The Paleolithic Diet is, rather unlike the name suggests, a modern nutritional approach to eating, also known as the Paleo Diet or Paleodiet.
This Caveman diet or Stone age diet harks back to the time when man was a hunter gatherer and ate that way; a presumably healthier diet than we eat today.
Though it is a paradoxical term the Contemporary Paleolithic diet consists of what modern man presumes may have been the diet of our predecessors. It includes things that hunter gatherer communities may typically have consumed, such as meat, fish, vegetables, fruit, nuts and roots as well.
Since prehistoric man lived a nomadic existence rather than a settled agrarian lifestyle, cultivated crops such as legumes would not have been part of the diet; obviously neither would processed foods, refined oil, sugar, salt and dairy.
The proponents for this diet which was conceived and popularized by gastroenterologist Walter L. Voegtlin argue that though human societies have evolved away from this basic diet pattern, human genetics have not.
The argument in favor of the Paleolithic diet is that humans are still genetically adapted to the diet of our cave dwelling ancestors and that this diet is therefore ideal for us. The argument in favor of this diet is also that it is free from the “diseases of affluence” that modern societies struggle to cope with.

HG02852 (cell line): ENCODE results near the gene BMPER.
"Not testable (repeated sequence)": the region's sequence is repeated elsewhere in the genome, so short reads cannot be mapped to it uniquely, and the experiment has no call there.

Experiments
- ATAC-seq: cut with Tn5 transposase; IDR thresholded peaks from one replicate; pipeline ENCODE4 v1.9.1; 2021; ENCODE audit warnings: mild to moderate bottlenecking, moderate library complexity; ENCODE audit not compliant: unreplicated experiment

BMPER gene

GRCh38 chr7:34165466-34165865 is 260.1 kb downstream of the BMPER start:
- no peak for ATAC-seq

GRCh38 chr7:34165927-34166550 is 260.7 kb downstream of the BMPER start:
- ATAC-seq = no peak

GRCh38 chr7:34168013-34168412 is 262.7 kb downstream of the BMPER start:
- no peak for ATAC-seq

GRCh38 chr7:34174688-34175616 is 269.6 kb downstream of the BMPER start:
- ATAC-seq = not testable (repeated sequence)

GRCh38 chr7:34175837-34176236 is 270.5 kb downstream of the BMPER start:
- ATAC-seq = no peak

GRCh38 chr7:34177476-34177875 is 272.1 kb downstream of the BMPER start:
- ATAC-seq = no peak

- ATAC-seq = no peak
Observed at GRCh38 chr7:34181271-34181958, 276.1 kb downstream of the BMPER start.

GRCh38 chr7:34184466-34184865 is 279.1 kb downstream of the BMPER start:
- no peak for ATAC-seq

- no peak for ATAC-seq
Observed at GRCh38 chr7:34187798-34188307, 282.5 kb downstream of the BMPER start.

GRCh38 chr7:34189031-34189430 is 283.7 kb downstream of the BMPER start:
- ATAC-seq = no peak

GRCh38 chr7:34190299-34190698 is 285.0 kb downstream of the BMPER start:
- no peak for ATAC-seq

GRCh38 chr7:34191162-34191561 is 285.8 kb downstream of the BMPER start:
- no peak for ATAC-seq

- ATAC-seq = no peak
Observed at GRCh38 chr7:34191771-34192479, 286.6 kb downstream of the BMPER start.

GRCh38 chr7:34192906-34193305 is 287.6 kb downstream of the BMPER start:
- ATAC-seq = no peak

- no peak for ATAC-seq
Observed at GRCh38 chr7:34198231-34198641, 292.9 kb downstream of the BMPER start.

It is certainly true that many of the modern diseases such as obesity, cardiovascular disease and type 2 diabetes and hypertension owe themselves only to modern diet and lifestyles.
In fact 70% of what modern man consumes comes from industrial era food such as dairy products, refined sugars and oil, alcohol and processed cereals which is not what our bodies have evolved to eat.
Many nutritionists and anthropologists however do offer several arguments against the Paleolithic diet; many others including the National Health Service of England as well as the American Dietetic Association dismiss this as a fad diet.
Many experts dispute the existence of such a diet in prehistoric times failing to find sufficient evidence to support the claims of supporters.
The other argument against the Paleolithic diet is that it does not provide enough health benefits and poses healthy risks instead since it is not likely to reflect authentic features of prehistoric man’s diet. Further this may not be a healthy or practical for many of us, it is argued.